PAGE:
It’s a thing, and a good one at that. Read More Yogurt Bread? Well, Of Course!
My cookery books have been gently been growing in number over the years, but as of a couple of weeks ago, I still didn’t have one that was dedicated to bread. Read More Book Review: “Brilliant Bread” by James Morton
Ah, one of the most wonderful times of the year is finally almost upon us. Like a lion, shaking its butt in a stealthy manner while preparing to spring upon the (I’m assuming) delectable haunches of a gazelle, I am wide-eyed with anticipation of a four-day all-out food fest. Ideally, I’d be hanging out with my sister in some sweatpants while trying to make garlic knots get out of my dreams and into my mouth, but since time off and airplanes do not grow on trees, that can wait until Christmas, which honestly is a much more family-oriented holiday in my world anyway. But enough with the sentimentality and on to the food. Read More It is Almost Thanksgiving!
“Separate the egg white from the yolk.” Sounds familiar? Had it with being stuck with egg yolk because your recipe doesn’t ask for them? If I have my knowledge of Persephoneers right, I know that they don’t like to waste anything. Therefore, some suggestions of what to do with your egg yolk.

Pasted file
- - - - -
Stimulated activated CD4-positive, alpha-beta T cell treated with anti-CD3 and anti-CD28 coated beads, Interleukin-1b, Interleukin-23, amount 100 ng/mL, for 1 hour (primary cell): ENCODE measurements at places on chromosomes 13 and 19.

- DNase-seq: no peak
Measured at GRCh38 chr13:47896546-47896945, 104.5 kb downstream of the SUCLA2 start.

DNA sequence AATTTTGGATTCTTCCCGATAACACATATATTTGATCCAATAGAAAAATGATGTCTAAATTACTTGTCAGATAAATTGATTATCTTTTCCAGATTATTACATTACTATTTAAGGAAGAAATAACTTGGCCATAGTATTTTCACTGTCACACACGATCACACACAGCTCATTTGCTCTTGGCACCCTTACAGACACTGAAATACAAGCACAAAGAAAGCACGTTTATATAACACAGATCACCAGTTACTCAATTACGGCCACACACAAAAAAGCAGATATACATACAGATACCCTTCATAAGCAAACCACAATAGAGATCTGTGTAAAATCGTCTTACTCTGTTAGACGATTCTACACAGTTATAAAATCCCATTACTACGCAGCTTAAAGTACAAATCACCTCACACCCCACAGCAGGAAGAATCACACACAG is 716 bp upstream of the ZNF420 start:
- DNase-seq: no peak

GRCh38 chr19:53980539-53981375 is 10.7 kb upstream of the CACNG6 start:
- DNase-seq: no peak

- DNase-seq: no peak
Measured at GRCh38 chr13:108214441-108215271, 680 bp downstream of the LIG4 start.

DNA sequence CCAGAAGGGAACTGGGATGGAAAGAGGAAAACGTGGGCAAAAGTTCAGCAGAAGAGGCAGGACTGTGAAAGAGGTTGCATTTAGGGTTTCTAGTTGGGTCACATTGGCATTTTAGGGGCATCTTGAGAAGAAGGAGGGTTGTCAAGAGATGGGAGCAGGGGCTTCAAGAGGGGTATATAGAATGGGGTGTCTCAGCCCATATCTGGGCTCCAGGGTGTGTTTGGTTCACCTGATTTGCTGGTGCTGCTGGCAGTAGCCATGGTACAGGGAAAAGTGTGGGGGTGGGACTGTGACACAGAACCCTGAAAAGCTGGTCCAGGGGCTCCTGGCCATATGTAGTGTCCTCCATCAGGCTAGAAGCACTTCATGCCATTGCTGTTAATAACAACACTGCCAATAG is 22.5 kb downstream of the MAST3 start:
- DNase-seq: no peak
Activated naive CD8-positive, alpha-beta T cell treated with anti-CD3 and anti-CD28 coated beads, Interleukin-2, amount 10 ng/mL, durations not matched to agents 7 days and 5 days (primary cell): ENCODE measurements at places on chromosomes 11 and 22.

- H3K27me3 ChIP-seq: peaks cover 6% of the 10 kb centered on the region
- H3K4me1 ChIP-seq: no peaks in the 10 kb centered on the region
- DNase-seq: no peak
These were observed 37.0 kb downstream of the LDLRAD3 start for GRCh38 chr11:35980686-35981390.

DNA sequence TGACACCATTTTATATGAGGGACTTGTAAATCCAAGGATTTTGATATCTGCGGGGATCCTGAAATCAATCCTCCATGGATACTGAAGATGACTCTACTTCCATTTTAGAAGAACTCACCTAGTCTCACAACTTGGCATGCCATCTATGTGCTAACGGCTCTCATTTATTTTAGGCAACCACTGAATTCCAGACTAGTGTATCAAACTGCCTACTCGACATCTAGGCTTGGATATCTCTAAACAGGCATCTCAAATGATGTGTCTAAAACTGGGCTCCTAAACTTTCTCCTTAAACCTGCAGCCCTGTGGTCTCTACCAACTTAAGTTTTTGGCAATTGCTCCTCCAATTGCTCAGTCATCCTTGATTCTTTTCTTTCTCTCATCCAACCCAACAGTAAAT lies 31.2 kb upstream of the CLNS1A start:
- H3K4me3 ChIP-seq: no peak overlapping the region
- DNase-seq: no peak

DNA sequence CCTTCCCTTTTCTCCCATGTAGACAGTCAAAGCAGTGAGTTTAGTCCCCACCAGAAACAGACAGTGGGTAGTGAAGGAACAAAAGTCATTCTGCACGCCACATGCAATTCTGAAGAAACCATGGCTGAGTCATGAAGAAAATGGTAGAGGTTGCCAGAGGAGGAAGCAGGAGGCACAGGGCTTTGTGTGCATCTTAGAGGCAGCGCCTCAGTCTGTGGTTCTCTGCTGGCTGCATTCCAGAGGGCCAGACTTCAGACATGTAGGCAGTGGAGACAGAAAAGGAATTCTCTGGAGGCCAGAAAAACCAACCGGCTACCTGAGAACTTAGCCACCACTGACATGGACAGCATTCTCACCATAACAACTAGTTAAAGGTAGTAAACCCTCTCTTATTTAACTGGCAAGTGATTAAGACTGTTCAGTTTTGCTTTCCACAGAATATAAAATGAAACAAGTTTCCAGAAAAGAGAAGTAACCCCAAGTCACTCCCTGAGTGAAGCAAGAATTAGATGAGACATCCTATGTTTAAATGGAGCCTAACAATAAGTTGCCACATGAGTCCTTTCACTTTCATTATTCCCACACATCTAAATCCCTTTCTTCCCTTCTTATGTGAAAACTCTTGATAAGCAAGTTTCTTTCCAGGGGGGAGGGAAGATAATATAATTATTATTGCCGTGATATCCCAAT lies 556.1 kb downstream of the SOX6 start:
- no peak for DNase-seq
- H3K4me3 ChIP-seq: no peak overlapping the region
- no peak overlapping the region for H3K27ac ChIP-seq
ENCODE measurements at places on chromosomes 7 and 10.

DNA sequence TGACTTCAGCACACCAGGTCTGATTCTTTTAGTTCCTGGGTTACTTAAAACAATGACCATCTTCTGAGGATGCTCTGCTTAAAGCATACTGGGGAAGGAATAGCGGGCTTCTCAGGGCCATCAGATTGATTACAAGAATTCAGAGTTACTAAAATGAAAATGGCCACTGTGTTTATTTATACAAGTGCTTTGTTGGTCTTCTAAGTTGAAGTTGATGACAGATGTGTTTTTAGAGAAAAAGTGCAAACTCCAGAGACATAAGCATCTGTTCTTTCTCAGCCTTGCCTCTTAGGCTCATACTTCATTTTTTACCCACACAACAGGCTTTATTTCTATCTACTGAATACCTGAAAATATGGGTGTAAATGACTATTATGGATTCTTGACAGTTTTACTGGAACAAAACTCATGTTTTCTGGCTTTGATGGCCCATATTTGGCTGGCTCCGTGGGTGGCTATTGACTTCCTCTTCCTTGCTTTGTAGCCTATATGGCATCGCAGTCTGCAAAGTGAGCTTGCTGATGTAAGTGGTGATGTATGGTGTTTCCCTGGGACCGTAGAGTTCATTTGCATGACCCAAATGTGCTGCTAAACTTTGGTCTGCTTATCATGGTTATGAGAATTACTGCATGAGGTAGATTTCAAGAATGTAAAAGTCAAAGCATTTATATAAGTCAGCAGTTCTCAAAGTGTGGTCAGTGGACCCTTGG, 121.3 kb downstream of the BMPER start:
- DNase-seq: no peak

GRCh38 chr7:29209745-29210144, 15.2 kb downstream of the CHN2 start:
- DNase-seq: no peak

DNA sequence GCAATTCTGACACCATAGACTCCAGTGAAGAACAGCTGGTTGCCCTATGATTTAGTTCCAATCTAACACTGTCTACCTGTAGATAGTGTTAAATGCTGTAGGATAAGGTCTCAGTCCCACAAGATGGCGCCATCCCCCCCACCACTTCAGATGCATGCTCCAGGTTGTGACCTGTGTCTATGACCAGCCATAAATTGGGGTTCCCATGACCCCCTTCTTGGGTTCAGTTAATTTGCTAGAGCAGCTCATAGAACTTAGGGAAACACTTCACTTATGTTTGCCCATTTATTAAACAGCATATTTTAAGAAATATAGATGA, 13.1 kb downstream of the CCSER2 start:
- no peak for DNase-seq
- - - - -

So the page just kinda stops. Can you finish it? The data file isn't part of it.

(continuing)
This post all came about because of a misunderstanding. I misheard some comment – it does not matter what was said right now, and let me assure you that the mishearing was awesomer than the original – and my mind took the jumble of sounds and turned them into “beer bread.” Well, what a delicious mistake my mind made. Read More Beer Bread!
Focaccia is about the only bread I have patience for. This is a personal failing, I am sure, and maybe with years of work and effort, I will work my way to making all sorts of bread regularly and with vigor. I have written about focaccia on here before, but this one comes with a lot more toppings. Read More Focaccia with Zucchini and Tomato
Back in ye olden tymes, yeast was harvested from the air by fermenting flour and water together in a jar and replenishing it as it got used up. This “sour dough” was carried carefully when moving, protected from extreme heat and cold, and carried a taste all its own. It’s why sourdough bread from San Francisco tastes different from sourdough bread from somewhere else. When you craft your own sourdough starter (also called a mother sponge) you’re harnessing the native yeasty beasties in your habitat to burp and raise your bread. Pretty cool, if you ask me. Read More Granny’s Guide to Foodcrafting: Making Your Own Sourdough Starter
Brr! There’s a chill in the air. OK, in my part of the world, there is no chill in the air, yet, but since their air conditioner settings at my place of work haven’t quite caught up with the slightly cooler temperatures, there’s a definite chill inside. Nothing would warm me up faster than a nice, hot piece of bread (possibly dipped in something even hotter) and so that’s why I’m on the focaccia train today. Read More Rosemary Focaccia